Algol: Yes, a ghostly star, sometimes considered a demon. A spectroscopic binary observed since Egpytian times. They are ellipsoidal, with one B-type star and a K-type star (so it can be blue and red). Aside from the usual, it presents what’s called the Algol paradox. Normally a star with more mass evolves and reaches end stages more quickly. Somehow, the lower mass star is a giant in this case, while the higher mass star is on the main sequence. This is most likely due to accretion of matter.
Beta Lyrae: Yet another secretive star known since ancient times. It follows traditional definition, but it has a particularly large rate of period change, making it most likely an active system (this could be similar to the Algol paradox).
W Ursae Majoris: Out of the examples, a relatively more recent discovery. The peaks for this system seem almost equal. But it most likely is also an active system like with Beta Lyrae. This has probably created some period variation that has been detected over time, and the system also seems to have some star spots.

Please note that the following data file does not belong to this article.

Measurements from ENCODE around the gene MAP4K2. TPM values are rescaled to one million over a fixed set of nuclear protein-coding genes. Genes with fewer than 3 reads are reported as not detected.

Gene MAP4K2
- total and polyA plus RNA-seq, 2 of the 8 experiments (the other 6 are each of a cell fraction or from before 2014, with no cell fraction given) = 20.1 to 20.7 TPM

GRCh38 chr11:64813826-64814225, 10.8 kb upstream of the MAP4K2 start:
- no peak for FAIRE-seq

Epsilon Aurigae: Just to throw it in here because it is probably one of the most mysterious eclipsing binaries ever. It has a REALLY long period, even the eclipse itself is long. In fact, there was a year of astronomy around 2009 where people in part made lots of observations because of its rare period.
Oh, the beauty of stars. They prove that it’s BOTH what’s on the inside AND the outside that matters! Extrinsics, though, show what’s on the outside. Whether it be pushing and pulling, magnetism, and rotation for rotating variables, or just straight on eclipsing lined up with our sight sadly blocking out stars on occasion, these stars are yet again far out. While they may not seem exciting, some can be…quite weird.